Two major fusion initiatives are making headway in the decades long goal to find the ultimate source of clean energy. In this episode of Grid Talk, we visit with Laban Coblentz who is the head of communications at the International Thermonuclear Experimental Reactor (ITER) project in the south of France.
Coblentz described the long quest for fusion and its implications.
“Fusion has the potential to give a baseload source of energy without only a fraction of the waste concerns of fission, without the safety concerns of fission, but with the ability to provide clean energy for a planet in a concentrated way.”
It will be safe and should not trigger many of the concerns of conventional nuclear reactors that have been around for decades.
“Fusion will not be without waste, but it won’t have any long-lived, high activity radioactive waste.”
“The fact that the physics don’t allow a meltdown or that kind of thing; you could in fact place it in greater proximity to cities, to industry if you get the local—if you get the regulatory authorities to agree.”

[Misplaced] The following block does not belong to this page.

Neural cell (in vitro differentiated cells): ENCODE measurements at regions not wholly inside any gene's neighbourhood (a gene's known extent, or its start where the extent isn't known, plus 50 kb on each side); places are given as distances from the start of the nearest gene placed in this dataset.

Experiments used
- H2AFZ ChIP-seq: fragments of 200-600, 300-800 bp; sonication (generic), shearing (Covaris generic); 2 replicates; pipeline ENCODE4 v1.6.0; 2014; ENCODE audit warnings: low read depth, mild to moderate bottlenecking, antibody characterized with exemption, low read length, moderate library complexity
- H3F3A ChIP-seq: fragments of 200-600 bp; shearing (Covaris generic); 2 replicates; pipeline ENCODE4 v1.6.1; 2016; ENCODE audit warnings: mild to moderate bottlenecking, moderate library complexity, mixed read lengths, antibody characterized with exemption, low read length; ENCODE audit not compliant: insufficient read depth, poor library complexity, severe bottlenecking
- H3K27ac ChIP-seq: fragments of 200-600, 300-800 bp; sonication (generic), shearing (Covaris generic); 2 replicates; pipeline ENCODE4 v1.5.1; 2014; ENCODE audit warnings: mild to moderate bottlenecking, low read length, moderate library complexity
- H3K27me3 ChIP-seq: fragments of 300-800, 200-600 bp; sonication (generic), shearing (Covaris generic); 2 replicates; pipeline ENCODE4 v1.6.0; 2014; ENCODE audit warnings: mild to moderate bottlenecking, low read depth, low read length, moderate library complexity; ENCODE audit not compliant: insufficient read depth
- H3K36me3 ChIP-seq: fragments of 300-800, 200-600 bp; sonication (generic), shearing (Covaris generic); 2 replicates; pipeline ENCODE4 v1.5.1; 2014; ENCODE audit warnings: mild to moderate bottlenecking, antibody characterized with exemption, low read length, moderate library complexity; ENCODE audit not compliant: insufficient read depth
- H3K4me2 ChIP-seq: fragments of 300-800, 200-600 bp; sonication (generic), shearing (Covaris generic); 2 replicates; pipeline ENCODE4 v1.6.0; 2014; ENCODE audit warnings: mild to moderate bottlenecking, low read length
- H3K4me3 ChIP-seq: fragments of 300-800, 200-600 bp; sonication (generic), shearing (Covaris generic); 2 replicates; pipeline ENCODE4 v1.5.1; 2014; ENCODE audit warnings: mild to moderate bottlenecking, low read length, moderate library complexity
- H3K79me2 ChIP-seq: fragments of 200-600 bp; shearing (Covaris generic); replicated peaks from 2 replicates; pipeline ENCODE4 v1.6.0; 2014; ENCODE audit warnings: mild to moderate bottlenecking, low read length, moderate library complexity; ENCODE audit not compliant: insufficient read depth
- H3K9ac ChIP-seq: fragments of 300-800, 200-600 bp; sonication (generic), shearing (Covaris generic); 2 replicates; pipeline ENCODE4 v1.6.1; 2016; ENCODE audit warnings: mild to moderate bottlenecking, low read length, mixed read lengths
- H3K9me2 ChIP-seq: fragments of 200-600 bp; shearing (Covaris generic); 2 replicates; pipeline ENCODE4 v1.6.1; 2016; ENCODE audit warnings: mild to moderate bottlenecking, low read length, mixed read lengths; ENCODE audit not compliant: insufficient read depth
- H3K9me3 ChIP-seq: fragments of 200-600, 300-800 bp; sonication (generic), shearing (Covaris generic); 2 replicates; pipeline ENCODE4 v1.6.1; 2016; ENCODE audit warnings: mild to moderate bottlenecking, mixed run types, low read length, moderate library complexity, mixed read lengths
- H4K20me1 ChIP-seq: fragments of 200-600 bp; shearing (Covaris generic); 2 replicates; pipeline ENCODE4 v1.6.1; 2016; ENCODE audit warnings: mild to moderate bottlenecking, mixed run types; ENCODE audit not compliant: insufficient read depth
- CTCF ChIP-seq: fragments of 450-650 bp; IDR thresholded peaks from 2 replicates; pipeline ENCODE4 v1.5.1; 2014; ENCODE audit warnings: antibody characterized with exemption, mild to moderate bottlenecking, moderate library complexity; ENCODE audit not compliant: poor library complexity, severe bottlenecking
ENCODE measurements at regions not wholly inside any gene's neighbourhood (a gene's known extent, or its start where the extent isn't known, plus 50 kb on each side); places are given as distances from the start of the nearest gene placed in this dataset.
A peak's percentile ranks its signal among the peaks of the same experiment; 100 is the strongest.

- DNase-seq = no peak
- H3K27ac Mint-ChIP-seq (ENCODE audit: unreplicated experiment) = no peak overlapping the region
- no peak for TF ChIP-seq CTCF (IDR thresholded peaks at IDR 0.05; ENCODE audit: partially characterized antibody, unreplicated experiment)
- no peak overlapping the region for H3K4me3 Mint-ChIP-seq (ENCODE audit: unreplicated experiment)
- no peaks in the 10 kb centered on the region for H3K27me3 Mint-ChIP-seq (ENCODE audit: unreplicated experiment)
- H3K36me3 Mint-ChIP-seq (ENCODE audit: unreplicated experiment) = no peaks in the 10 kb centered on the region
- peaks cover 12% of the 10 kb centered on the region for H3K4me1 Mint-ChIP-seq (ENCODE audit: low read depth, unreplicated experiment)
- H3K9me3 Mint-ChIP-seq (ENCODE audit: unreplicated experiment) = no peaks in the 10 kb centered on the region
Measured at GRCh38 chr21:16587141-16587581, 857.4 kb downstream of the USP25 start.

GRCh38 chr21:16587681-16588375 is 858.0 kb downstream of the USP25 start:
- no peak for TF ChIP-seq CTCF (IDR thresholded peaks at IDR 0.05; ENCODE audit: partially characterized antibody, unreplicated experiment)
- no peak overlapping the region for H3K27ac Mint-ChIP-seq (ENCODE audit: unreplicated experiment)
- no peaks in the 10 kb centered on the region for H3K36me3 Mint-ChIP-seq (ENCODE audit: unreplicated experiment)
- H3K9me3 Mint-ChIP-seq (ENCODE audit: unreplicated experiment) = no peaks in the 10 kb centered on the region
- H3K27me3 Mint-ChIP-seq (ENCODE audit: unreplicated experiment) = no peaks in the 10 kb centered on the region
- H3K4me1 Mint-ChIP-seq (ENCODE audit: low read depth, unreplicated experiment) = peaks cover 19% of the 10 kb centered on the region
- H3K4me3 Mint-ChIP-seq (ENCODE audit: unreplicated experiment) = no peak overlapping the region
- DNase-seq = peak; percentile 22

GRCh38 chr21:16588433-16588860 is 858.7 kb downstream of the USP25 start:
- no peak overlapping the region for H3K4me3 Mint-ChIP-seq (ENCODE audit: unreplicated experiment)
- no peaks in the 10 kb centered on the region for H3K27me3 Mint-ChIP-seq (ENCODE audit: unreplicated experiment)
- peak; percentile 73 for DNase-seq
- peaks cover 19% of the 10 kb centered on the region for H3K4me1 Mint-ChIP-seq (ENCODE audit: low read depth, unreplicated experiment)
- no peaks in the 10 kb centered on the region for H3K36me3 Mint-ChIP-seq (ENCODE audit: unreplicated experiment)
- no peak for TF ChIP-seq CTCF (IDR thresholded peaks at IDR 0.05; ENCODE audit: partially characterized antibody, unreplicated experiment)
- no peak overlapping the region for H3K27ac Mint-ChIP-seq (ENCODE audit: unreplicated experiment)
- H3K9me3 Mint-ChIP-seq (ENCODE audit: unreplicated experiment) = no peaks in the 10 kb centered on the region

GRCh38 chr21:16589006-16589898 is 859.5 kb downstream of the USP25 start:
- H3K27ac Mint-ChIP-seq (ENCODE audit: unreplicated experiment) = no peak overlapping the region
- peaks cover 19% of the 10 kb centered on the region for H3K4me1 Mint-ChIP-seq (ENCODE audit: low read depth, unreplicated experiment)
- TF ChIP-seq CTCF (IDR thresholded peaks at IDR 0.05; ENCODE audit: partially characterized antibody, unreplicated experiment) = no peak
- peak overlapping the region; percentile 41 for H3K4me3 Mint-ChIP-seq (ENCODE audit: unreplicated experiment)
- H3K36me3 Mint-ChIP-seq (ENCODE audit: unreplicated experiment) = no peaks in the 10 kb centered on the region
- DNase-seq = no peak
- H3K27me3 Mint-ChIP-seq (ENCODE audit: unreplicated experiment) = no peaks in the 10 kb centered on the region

The European Union and the United States are two of the seven key, international players in ITER.
“ITER is not just a fusion device, it’s an exercise in what happens when the global community believes so much in a common goal and in a better future for our kids that we are willing to put aside our known ideological differences to try to pool our best expertise, something that science has done for a longtime.”
Laban Coblentz has been with ITER since 2015. He is an entrepreneur and consultant with leadership roles at several companies. He has been involved with communication, energy policy, advanced science and technology, and entrepreneurship since attending the U.S. Navy Nuclear Power School in the 1980’s.
He holds an M.A. in English, English Literature from San Francisco State University and a B.A. in degree in English, Psychology from Malone University.